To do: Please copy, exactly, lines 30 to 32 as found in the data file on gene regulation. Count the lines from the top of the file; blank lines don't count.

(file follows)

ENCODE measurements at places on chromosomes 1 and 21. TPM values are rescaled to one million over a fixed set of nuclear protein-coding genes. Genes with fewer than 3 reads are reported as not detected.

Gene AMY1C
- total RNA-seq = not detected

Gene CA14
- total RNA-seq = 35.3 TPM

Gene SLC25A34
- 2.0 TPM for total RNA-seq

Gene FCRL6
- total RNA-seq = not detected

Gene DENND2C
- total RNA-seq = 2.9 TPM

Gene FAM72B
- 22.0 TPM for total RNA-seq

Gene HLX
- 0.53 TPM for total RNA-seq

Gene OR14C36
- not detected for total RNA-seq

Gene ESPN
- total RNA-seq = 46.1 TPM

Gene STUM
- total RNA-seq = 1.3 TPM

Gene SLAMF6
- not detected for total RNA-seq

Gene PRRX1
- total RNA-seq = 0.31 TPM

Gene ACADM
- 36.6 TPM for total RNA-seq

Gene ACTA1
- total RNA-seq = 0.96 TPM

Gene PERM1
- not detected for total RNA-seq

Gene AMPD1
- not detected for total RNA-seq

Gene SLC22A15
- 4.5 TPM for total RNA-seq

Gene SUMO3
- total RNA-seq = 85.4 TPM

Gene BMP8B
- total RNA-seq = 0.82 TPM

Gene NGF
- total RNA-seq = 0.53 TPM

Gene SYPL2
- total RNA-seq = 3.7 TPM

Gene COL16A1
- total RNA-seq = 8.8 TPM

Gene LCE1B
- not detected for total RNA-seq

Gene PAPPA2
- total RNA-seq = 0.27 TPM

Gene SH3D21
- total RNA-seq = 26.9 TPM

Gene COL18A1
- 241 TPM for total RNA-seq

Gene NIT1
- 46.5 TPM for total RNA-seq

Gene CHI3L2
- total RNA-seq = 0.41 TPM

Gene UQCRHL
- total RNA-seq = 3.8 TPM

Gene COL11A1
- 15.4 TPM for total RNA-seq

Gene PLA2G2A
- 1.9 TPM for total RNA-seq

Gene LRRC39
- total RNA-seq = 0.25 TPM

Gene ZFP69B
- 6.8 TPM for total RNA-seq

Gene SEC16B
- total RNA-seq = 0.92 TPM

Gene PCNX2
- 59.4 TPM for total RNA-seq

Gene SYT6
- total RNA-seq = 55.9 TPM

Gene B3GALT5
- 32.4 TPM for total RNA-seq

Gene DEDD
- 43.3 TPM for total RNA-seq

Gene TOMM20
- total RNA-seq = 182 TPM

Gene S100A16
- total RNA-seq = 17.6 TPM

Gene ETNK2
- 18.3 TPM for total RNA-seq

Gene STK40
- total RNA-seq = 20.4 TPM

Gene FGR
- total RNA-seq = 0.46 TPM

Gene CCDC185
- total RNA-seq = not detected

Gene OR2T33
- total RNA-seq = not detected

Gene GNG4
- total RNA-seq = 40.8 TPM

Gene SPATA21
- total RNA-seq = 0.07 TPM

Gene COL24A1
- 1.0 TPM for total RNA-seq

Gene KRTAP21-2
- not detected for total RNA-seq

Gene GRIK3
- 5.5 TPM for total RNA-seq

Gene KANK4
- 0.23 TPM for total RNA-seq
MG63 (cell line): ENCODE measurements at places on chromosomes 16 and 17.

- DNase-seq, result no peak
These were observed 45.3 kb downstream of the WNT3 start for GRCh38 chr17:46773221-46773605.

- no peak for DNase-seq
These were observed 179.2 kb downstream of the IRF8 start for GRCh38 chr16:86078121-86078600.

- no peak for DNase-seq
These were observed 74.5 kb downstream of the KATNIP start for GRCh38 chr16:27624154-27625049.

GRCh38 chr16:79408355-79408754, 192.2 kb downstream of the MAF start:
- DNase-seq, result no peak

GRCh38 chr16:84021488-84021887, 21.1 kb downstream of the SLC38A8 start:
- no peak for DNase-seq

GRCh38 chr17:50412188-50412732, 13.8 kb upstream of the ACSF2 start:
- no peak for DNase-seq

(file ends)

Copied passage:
Gene PERM1
- not detected for total RNA-seq

Gene AMPD1